One of the Chinese idioms that struck me when I was reading my MA in Contemporary China at NTU was 韬光养晦 or to lie low (养晦) and hide your talent (韬光). Deng Xiao Ping (邓小平), the modern architect of Contemporary China Economy, had advocated this policy of 韬光养晦 to slowly but steadily build China into a global power. The implication of 韬光养晦 is to build up one’s strength without raising alarm so that one can buy time to develop into a a formidable power. In this context, I will view China’s rise as more for self-defence, if you have studied China history, it was characterised with a lot of foreign bullying and so she must be strong to defend herself.
Deng was unlike his predecessor, Mao Ze Dong, who wanted to leapfrog China into a super power with drastic programmes such as Cultural Revolution and Great Leap Forward. Deng was pragmatic enough to target at greenfield experiment like Special Economic Zones so that he could tweak the system to suit China’ interests. With the evident successes of SEZs, he could silence the conservatives in the China Communist Party and thus eventually consolidate his powers and introduced more reforms.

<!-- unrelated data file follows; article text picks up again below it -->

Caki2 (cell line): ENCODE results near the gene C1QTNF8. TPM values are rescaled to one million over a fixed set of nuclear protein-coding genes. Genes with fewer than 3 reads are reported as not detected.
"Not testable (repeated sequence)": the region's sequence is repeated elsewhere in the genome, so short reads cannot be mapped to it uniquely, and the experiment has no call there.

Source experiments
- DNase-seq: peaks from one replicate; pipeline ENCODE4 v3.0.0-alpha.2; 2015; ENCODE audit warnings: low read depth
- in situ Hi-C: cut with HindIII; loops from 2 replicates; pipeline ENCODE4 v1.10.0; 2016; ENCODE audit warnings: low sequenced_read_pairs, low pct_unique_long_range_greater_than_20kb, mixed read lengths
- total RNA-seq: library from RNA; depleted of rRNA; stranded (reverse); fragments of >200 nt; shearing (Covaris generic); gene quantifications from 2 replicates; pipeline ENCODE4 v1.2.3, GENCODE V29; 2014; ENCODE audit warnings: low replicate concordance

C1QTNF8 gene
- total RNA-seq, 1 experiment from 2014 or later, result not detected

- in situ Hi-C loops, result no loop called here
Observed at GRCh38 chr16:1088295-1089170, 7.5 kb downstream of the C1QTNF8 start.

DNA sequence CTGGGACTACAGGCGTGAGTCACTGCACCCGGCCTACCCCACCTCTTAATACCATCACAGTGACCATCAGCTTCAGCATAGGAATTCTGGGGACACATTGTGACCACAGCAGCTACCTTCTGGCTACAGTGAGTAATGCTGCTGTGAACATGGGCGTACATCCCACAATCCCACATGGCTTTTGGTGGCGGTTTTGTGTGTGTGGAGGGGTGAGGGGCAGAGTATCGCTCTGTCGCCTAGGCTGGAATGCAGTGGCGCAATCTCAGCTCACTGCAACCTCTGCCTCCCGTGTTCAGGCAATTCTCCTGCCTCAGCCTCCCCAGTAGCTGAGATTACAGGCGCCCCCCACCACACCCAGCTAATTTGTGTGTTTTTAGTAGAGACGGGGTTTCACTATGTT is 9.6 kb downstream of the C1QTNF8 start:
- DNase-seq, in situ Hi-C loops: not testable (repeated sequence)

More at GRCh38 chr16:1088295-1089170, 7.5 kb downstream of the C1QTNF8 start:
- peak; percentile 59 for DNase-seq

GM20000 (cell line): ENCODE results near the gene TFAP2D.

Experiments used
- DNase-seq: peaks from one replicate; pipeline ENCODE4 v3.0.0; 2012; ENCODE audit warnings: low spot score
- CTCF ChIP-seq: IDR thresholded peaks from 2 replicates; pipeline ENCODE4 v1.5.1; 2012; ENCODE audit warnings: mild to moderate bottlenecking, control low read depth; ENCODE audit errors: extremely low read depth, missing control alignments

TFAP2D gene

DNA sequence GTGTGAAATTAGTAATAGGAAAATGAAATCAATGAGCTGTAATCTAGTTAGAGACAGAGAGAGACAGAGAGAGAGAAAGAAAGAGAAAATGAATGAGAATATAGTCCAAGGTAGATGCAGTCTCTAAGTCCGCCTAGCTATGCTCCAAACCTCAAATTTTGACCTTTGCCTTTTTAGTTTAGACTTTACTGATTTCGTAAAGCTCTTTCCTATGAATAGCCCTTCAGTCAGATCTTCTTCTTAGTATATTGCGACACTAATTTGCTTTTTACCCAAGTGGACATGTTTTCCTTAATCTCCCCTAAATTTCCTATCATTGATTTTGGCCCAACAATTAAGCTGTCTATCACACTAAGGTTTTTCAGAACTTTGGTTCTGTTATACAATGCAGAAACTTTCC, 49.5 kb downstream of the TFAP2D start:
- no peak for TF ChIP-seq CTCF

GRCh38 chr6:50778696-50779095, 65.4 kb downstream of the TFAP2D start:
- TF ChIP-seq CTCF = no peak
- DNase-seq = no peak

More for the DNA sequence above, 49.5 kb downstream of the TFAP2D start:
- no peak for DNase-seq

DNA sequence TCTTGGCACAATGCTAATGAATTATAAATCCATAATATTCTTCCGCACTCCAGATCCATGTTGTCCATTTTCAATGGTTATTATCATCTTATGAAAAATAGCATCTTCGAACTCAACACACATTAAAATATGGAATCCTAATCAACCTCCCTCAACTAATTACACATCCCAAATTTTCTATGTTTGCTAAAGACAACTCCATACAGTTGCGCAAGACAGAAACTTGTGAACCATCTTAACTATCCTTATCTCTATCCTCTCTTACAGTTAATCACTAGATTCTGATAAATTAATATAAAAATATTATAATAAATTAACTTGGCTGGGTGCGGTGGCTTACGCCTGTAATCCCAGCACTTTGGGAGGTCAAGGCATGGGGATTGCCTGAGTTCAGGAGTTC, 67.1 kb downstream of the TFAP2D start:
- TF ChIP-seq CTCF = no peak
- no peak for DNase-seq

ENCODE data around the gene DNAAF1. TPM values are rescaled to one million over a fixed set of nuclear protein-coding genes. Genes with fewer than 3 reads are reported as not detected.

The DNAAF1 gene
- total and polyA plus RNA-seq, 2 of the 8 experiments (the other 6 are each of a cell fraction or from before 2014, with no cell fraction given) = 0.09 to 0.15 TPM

But what struck me was that 韬光养晦 was not a new idiom, it was attributed to an old saying in an ancient annal. What is remarkable about Chinese history is that it offers life’s lessons and strategies which are applicable to modern situation, and it is well encapsulated in the four word idiom; not a word less and not a word more. So if you are interested in knowing China, one way is to study Chinese idiom to understand the grand history of 5000 years and the meanings behind these words.